Hippo Rising

Hippo Rising_2014_05_17_0569

This is a shot that many a wild life photographer will have taken over the years, but each one is unique, despite the common concept. This hippopotamus (Hippopotamus amphibius – Shona: Mvuu; Ndebele: Mvubu) was part of a very large pod and had popped his head up to observe the threat. Some suggest that ‘hippo’ have no facial expression, but it is all in the eyes. This beast is definitely giving off expression, probably to the tune that the photographer was invading its privacy, before submerging and honking that all too familiar call to African wildlife observers.
(Canon EOS 5D Mark III /EF200-400mm F/4 IS USM EXT; 1/640 sec; f/6.3; ISO 1,600; 560mm)

Picture ©2014 Andrew Field – Simply Wild Photography

Hang a Little Africa on your Wall
This image and others on this site may be purchased in printed form on canvas or photographic paper. Contact the author.

Digital Wildlife Photographic Tips
Everyone is a wildlife photographer in this age of digital cameras, and most are very good. The plethora of images that can found on the web is amazing, to say the least, but there are a few who struggle, evidently. Common errors would seem to be subject too small, missing the real moment, and unsharp or soft images. While focal length may be restrictive for some, be patient and shoot plenty of frames to ensure you do not miss the moment, and increase exposure and/or use a tripod to sharpen images. Make sure you know the camera’s focal point of your focus: focus on the eyes!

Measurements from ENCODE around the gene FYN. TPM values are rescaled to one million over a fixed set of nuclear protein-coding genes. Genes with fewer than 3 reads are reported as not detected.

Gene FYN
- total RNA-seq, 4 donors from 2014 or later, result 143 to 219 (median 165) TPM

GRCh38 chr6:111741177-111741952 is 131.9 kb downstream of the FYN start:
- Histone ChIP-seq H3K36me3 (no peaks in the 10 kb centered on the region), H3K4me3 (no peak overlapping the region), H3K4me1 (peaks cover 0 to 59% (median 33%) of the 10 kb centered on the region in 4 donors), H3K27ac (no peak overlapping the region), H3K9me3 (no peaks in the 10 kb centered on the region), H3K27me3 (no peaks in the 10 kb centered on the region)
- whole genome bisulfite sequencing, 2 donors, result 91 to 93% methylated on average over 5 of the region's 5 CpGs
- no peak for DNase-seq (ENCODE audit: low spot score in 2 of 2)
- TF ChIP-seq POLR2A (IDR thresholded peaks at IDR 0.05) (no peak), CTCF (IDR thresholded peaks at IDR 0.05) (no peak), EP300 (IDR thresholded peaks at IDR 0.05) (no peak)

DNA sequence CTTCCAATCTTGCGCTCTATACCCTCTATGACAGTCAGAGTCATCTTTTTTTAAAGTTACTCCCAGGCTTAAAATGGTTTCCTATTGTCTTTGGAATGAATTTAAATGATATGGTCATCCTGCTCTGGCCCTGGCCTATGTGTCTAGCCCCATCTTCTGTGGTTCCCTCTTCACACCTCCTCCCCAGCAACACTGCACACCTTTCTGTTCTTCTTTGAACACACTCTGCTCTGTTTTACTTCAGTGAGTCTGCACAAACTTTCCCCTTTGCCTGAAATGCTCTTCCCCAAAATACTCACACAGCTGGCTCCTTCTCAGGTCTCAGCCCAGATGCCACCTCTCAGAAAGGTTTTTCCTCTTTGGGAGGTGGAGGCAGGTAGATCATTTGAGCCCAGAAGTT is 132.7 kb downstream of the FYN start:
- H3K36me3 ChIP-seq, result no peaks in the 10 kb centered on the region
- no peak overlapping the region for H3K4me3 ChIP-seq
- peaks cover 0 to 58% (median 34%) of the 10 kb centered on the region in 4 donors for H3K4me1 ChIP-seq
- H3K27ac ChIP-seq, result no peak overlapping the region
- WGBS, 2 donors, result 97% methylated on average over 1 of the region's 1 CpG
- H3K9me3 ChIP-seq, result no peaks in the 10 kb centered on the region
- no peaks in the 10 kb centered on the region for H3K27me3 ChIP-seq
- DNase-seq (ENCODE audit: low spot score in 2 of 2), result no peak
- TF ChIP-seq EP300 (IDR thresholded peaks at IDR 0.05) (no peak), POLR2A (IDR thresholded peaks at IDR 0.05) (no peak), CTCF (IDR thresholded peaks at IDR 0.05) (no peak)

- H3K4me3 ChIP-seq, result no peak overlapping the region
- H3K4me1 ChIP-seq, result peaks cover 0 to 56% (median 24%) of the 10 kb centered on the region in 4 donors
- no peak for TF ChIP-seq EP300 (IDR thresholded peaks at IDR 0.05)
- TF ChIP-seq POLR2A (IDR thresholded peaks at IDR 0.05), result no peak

3 thoughts on “Hippo Rising

  1. Andrew,

    As ever a great picture.

    It reminded me of a fish trip many years ago I did with the late Charley Masterson, we had flown from Bulawayo to Kariba with the Late Mike Garde and there met up with Gust Gustafason and boarded the Miranda Mike’s company’s boat, and crossed the Lake to near Spurwing.

    Charley and I went fishing in the motorised Miranda dingy, Charley fishing me driving. We moored next to some drowned trees and Charley promptly got stuck into some Bream.

    Just then I saw a line of bubbles heading towards us, called to Charley started the Bass Motor, being electric no ropes to pull and buttons to press, he inboarded his rods and we snuck off and stopped some 100 metres or so away and watched a Hippo breach where we had been,

    Charley had the rods out and was just about ready to cast when the bubble line reappeared so again off we went, this time the Hippo surfaced about 15 meters away, looking just like your picture.

    We snuck off back to where the Miranda was moored.


Comments are closed.